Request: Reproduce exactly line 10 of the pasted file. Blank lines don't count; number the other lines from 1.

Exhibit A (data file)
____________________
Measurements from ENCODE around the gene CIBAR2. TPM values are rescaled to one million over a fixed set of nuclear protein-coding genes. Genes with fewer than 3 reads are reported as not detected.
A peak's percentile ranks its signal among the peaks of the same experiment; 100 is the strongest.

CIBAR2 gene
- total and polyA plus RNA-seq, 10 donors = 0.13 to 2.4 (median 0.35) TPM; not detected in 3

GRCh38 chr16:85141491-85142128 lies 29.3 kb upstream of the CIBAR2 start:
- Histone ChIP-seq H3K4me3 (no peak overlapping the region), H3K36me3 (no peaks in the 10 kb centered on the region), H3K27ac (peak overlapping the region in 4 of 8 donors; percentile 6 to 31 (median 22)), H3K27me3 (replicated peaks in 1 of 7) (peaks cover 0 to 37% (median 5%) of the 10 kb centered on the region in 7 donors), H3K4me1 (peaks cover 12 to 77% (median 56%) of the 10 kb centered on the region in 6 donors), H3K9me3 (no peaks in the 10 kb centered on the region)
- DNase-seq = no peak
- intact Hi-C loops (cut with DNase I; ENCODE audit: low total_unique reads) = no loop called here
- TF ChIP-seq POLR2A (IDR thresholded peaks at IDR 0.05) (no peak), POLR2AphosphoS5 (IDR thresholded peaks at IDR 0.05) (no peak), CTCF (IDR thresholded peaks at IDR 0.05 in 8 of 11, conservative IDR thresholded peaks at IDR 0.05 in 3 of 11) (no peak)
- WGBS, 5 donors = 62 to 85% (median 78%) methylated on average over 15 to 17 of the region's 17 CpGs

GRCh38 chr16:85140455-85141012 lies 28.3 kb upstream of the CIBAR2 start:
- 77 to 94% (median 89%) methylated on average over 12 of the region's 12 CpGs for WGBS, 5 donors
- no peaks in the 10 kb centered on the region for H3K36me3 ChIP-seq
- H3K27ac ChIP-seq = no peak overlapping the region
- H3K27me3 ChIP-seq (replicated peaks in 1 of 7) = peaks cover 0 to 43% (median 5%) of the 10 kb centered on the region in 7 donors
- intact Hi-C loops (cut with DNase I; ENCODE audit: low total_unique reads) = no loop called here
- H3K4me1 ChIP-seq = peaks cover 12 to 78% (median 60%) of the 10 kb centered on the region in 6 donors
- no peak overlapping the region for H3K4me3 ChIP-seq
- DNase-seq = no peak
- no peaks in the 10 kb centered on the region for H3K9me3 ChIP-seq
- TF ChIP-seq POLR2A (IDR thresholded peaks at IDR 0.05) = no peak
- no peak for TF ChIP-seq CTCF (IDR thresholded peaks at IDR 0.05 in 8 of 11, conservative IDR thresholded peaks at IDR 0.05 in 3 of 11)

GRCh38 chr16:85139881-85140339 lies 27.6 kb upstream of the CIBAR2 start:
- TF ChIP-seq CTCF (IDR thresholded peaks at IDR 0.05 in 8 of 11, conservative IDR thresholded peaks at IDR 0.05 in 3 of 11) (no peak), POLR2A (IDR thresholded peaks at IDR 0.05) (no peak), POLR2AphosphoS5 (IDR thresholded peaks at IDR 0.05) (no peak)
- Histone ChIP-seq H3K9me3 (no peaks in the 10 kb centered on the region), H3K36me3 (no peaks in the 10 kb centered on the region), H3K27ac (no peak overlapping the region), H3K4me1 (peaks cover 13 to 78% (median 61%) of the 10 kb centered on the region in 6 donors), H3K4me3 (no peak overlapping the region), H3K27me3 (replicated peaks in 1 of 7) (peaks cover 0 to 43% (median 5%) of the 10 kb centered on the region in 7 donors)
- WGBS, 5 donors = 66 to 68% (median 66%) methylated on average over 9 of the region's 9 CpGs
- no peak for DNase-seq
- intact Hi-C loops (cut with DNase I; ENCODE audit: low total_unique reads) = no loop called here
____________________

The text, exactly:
- WGBS, 5 donors = 62 to 85% (median 78%) methylated on average over 15 to 17 of the region's 17 CpGs